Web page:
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Gazing Globes Make Unbeatable Accents
By Norman Winter
Central Mississippi Research & Extension Center
Throughout the South they are called gazing balls, gazing globes and garden globes. You have probably seen those brightly colored Christmas-like balls in the landscape and wondered what they were all about. Are they heavy, are they breakable and what do you do with them?
Until I got "up close and personal" with one, I was mystified as to their weight, too. As a kid, I played marbles and used some called steelies, so I figured these things in the garden must be like giant steelies except weighing 50 pounds or more. Then I thought maybe they are like bowling balls except coated with a metallic finish. Well I was wrong. They are very light and made of glass and so they can be broken.
Supposedly something similar was used back in the Medieval period as protection devices. Workers in the fields would keep one nearby so they could look into it while working and see if an enemy was approaching from behind.
They became very popular in the Victorian period as garden globes, which I suspect is where we got our most ardent love for them. Then around the turn of the century, children were caught gazing into the ball to see their reflection and then became gazing globes.
In the Midwest during the Depression they became "Good Luck Balls" as they were placed in the yard as a symbol that everything was going to be OK.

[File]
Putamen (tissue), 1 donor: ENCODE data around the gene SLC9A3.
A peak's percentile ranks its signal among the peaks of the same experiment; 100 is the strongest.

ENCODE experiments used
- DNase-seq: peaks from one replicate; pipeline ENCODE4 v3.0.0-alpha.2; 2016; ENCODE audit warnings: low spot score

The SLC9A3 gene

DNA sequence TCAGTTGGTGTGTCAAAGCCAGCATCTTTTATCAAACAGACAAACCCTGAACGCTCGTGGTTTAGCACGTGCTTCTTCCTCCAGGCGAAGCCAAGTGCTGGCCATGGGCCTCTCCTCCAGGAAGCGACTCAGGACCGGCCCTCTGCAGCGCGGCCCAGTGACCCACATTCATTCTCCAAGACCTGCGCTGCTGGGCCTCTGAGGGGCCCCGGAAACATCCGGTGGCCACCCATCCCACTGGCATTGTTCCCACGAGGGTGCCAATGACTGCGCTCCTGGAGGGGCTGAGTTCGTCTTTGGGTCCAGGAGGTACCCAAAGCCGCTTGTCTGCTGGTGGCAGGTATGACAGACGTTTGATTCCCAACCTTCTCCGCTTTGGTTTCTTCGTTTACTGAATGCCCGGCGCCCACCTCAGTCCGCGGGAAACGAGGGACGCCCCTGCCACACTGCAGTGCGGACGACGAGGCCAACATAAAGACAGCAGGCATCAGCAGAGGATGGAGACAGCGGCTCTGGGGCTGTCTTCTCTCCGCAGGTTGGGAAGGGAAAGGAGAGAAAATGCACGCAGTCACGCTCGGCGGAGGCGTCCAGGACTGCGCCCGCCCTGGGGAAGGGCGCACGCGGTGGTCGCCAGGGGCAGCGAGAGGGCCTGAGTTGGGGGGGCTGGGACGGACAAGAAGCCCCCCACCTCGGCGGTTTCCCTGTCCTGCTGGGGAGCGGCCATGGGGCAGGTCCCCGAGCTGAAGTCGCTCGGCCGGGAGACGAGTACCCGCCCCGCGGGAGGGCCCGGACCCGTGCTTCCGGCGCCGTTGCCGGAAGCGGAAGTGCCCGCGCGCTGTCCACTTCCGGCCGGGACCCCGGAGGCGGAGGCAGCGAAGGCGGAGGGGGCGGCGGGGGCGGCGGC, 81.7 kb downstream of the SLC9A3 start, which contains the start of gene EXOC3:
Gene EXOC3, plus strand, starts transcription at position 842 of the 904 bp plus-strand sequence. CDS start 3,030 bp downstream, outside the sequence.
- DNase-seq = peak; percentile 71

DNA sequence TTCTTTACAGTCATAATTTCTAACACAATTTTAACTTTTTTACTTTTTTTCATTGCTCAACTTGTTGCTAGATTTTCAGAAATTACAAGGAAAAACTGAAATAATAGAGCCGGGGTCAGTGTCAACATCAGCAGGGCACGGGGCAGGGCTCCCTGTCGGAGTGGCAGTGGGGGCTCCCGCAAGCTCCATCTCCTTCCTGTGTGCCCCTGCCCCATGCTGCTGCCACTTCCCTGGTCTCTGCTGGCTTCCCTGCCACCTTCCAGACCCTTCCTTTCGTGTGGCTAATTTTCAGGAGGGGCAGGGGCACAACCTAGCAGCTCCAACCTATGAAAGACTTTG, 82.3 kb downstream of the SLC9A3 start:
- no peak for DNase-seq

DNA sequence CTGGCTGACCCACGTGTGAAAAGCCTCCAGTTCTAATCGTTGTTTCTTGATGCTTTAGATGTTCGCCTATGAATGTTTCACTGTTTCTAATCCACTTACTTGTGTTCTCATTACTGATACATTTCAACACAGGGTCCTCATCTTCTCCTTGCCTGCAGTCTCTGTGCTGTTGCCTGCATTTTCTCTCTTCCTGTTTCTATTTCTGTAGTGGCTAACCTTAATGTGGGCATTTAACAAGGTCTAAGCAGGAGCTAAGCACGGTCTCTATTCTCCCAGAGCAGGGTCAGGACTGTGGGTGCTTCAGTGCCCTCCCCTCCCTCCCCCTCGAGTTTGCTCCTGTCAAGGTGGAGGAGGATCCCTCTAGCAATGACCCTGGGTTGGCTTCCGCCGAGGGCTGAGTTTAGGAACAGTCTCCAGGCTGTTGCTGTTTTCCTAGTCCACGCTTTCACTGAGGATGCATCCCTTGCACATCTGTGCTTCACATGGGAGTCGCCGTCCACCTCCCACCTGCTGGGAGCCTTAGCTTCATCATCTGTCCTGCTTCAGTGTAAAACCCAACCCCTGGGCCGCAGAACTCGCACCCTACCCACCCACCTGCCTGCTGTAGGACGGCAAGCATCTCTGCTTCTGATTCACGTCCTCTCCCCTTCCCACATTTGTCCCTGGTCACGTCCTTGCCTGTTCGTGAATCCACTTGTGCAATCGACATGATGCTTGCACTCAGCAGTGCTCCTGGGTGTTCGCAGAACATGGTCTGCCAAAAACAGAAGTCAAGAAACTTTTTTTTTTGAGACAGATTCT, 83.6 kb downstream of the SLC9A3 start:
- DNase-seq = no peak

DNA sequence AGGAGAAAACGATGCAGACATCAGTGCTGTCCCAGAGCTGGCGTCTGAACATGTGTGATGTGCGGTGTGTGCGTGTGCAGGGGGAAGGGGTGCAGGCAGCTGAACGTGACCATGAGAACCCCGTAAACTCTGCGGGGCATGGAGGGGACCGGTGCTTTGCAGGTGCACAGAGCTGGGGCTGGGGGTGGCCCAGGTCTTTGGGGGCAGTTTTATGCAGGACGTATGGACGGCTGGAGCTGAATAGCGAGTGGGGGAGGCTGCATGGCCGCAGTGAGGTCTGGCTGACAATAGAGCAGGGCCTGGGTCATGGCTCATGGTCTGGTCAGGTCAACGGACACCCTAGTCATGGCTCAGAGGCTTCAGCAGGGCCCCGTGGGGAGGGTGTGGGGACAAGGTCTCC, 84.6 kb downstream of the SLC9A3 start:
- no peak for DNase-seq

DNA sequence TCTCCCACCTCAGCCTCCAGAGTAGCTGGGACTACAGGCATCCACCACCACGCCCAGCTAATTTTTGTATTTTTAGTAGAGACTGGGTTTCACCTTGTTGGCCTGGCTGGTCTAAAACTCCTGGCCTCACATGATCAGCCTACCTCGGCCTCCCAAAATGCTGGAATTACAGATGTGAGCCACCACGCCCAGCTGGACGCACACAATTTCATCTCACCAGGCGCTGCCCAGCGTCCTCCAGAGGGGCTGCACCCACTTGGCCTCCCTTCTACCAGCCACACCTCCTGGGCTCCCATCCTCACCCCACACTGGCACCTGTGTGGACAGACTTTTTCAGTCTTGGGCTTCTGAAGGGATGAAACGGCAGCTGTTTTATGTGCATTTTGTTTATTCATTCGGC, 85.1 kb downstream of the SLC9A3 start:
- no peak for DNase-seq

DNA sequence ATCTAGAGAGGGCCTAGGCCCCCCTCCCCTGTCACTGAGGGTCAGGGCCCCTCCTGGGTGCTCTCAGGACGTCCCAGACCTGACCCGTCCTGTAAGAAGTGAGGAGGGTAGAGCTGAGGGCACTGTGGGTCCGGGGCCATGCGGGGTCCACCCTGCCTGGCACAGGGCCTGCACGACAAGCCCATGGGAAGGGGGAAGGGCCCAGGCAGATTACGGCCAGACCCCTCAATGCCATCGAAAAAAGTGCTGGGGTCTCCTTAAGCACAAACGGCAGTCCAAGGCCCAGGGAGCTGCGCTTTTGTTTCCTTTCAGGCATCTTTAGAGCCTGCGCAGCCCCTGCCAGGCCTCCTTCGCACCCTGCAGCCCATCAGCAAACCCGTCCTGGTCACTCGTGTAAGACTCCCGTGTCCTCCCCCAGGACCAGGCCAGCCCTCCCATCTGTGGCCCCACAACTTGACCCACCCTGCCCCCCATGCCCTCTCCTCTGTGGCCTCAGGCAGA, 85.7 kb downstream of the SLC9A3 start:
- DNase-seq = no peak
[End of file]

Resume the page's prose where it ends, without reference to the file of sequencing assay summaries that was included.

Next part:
Today, they are best known as garden accents, and their popularity is increasing once again. Gazing globes make a powerful, attractive and imaginative addition to the garden or patio. They are unbeatable as accents.
They come in many colors such as silver, gold, red, blue, green, cranberry and teal. They also come in a variety of sizes from a softball to a bowling ball to a basketball. They can be placed on ornate concrete pedestals, birdbath pedestals, wooden pedestals, antique wrought iron or in Old World pottery-like urns. Some even come with their own pin-like pedestal to stick in the garden.
One of my favorites can be hung from a tree and has a bird feeder on top. Most of the time you see them in full sunlight where they really shine. But you will be surprised to see what they do for the shade garden. They excel in this location.
I think it would be hard to go wrong with gazing globes in the landscape, but I have seen some outstanding combinations based mostly on color schemes in which you might plant flowers.
For instance, try a blue gazing globe with black-eyed Susans like the Indian Summer or this year's Mississippi Medallion winner narrow leaf zinnia. I like the green ones tucked in a bed of bananas or cannas but the red also perform well in this location.
The cranberry globes is gorgeous with flowers like the Pink Wave petunia or Pink Tapien verbena. The gold globes are striking with Homestead Purple verbena and Hilo Princess angelonia.
Gazing globes are not just for outside, a lot of people bring them inside for the holidays and even keep them permanently and prominently placed inside the sun room. Since they are made out of glass a hail storm can wreak havoc on your gazing globe so you may want to bring them inside during those times of severe weather.
Most of them are in the $35 to $45 range without the stands. The more unique and ornate globes can reach $100 to more than $200. They may not bring you good luck, but try a gazing globe in your landscape, and I'll bet it will get you cheerful every time you see it in the garden.